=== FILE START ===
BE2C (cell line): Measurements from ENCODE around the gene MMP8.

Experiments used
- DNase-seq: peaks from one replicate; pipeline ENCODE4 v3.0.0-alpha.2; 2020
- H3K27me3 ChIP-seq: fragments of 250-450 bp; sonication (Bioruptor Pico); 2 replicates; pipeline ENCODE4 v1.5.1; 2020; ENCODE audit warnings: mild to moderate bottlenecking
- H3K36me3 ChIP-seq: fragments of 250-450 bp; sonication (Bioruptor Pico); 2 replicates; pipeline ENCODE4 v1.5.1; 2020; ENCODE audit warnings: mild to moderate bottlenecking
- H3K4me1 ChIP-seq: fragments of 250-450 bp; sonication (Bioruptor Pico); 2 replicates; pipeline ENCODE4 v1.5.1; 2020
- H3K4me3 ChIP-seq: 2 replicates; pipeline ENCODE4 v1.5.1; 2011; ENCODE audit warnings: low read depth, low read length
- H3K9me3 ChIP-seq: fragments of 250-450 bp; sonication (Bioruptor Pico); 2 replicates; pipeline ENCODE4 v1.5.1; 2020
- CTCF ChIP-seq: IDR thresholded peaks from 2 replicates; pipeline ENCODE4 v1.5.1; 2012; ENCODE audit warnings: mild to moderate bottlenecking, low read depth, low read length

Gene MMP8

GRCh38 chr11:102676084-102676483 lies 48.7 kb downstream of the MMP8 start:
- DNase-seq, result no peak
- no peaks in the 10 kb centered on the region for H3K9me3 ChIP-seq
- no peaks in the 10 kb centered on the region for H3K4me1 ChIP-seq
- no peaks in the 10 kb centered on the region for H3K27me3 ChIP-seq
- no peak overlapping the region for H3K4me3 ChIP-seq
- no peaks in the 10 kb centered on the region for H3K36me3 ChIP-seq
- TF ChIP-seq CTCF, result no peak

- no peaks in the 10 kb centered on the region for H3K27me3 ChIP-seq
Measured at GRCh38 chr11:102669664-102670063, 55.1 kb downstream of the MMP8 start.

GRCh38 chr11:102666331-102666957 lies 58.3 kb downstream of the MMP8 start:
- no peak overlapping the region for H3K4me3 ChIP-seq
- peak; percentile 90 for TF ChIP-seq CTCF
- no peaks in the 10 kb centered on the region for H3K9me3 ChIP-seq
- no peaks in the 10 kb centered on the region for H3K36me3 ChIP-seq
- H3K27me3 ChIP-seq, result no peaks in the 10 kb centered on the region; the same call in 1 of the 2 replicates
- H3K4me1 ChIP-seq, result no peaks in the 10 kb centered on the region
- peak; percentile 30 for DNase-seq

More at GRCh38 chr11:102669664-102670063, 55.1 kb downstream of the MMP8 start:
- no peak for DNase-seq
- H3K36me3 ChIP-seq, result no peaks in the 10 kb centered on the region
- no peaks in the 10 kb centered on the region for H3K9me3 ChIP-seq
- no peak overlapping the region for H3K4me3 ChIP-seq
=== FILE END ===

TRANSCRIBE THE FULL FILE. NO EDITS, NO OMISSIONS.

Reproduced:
BE2C (cell line): Measurements from ENCODE around the gene MMP8.

Experiments used
- DNase-seq: peaks from one replicate; pipeline ENCODE4 v3.0.0-alpha.2; 2020
- H3K27me3 ChIP-seq: fragments of 250-450 bp; sonication (Bioruptor Pico); 2 replicates; pipeline ENCODE4 v1.5.1; 2020; ENCODE audit warnings: mild to moderate bottlenecking
- H3K36me3 ChIP-seq: fragments of 250-450 bp; sonication (Bioruptor Pico); 2 replicates; pipeline ENCODE4 v1.5.1; 2020; ENCODE audit warnings: mild to moderate bottlenecking
- H3K4me1 ChIP-seq: fragments of 250-450 bp; sonication (Bioruptor Pico); 2 replicates; pipeline ENCODE4 v1.5.1; 2020
- H3K4me3 ChIP-seq: 2 replicates; pipeline ENCODE4 v1.5.1; 2011; ENCODE audit warnings: low read depth, low read length
- H3K9me3 ChIP-seq: fragments of 250-450 bp; sonication (Bioruptor Pico); 2 replicates; pipeline ENCODE4 v1.5.1; 2020
- CTCF ChIP-seq: IDR thresholded peaks from 2 replicates; pipeline ENCODE4 v1.5.1; 2012; ENCODE audit warnings: mild to moderate bottlenecking, low read depth, low read length

Gene MMP8

GRCh38 chr11:102676084-102676483 lies 48.7 kb downstream of the MMP8 start:
- DNase-seq, result no peak
- no peaks in the 10 kb centered on the region for H3K9me3 ChIP-seq
- no peaks in the 10 kb centered on the region for H3K4me1 ChIP-seq
- no peaks in the 10 kb centered on the region for H3K27me3 ChIP-seq
- no peak overlapping the region for H3K4me3 ChIP-seq
- no peaks in the 10 kb centered on the region for H3K36me3 ChIP-seq
- TF ChIP-seq CTCF, result no peak

- no peaks in the 10 kb centered on the region for H3K27me3 ChIP-seq
Measured at GRCh38 chr11:102669664-102670063, 55.1 kb downstream of the MMP8 start.

GRCh38 chr11:102666331-102666957 lies 58.3 kb downstream of the MMP8 start:
- no peak overlapping the region for H3K4me3 ChIP-seq
- peak; percentile 90 for TF ChIP-seq CTCF
- no peaks in the 10 kb centered on the region for H3K9me3 ChIP-seq
- no peaks in the 10 kb centered on the region for H3K36me3 ChIP-seq
- H3K27me3 ChIP-seq, result no peaks in the 10 kb centered on the region; the same call in 1 of the 2 replicates
- H3K4me1 ChIP-seq, result no peaks in the 10 kb centered on the region
- peak; percentile 30 for DNase-seq

More at GRCh38 chr11:102669664-102670063, 55.1 kb downstream of the MMP8 start:
- no peak for DNase-seq
- H3K36me3 ChIP-seq, result no peaks in the 10 kb centered on the region
- no peaks in the 10 kb centered on the region for H3K9me3 ChIP-seq
- no peak overlapping the region for H3K4me3 ChIP-seq